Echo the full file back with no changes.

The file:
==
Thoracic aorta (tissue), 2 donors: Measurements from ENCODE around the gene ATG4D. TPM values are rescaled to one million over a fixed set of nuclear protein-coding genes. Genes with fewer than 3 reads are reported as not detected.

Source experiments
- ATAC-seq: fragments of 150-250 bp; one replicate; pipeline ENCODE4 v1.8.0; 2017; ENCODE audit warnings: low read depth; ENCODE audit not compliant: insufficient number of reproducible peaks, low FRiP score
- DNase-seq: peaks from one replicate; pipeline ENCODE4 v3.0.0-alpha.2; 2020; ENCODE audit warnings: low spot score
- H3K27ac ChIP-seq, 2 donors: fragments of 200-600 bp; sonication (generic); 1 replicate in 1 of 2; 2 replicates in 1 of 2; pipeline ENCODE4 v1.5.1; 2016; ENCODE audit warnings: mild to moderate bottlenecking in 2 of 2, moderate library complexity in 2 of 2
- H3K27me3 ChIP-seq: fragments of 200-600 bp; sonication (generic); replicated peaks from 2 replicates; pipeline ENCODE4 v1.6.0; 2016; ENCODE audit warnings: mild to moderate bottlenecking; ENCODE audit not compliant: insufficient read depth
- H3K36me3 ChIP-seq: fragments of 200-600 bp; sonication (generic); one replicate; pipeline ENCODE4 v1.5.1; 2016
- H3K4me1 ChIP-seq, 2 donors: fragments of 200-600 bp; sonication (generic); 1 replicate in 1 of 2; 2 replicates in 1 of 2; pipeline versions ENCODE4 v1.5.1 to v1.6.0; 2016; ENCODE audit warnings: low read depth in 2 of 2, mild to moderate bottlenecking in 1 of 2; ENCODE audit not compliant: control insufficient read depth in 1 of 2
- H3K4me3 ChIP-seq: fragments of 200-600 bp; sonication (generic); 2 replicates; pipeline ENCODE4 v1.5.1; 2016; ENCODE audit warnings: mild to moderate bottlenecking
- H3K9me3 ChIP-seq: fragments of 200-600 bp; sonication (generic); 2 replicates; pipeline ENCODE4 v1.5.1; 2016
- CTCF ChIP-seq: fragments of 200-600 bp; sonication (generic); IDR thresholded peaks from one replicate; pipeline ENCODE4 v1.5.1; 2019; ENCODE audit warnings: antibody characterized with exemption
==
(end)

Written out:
Thoracic aorta (tissue), 2 donors: Measurements from ENCODE around the gene ATG4D. TPM values are rescaled to one million over a fixed set of nuclear protein-coding genes. Genes with fewer than 3 reads are reported as not detected.

Source experiments
- ATAC-seq: fragments of 150-250 bp; one replicate; pipeline ENCODE4 v1.8.0; 2017; ENCODE audit warnings: low read depth; ENCODE audit not compliant: insufficient number of reproducible peaks, low FRiP score
- DNase-seq: peaks from one replicate; pipeline ENCODE4 v3.0.0-alpha.2; 2020; ENCODE audit warnings: low spot score
- H3K27ac ChIP-seq, 2 donors: fragments of 200-600 bp; sonication (generic); 1 replicate in 1 of 2; 2 replicates in 1 of 2; pipeline ENCODE4 v1.5.1; 2016; ENCODE audit warnings: mild to moderate bottlenecking in 2 of 2, moderate library complexity in 2 of 2
- H3K27me3 ChIP-seq: fragments of 200-600 bp; sonication (generic); replicated peaks from 2 replicates; pipeline ENCODE4 v1.6.0; 2016; ENCODE audit warnings: mild to moderate bottlenecking; ENCODE audit not compliant: insufficient read depth
- H3K36me3 ChIP-seq: fragments of 200-600 bp; sonication (generic); one replicate; pipeline ENCODE4 v1.5.1; 2016
- H3K4me1 ChIP-seq, 2 donors: fragments of 200-600 bp; sonication (generic); 1 replicate in 1 of 2; 2 replicates in 1 of 2; pipeline versions ENCODE4 v1.5.1 to v1.6.0; 2016; ENCODE audit warnings: low read depth in 2 of 2, mild to moderate bottlenecking in 1 of 2; ENCODE audit not compliant: control insufficient read depth in 1 of 2
- H3K4me3 ChIP-seq: fragments of 200-600 bp; sonication (generic); 2 replicates; pipeline ENCODE4 v1.5.1; 2016; ENCODE audit warnings: mild to moderate bottlenecking
- H3K9me3 ChIP-seq: fragments of 200-600 bp; sonication (generic); 2 replicates; pipeline ENCODE4 v1.5.1; 2016
- CTCF ChIP-seq: fragments of 200-600 bp; sonication (generic); IDR thresholded peaks from one replicate; pipeline ENCODE4 v1.5.1; 2019; ENCODE audit warnings: antibody characterized with exemption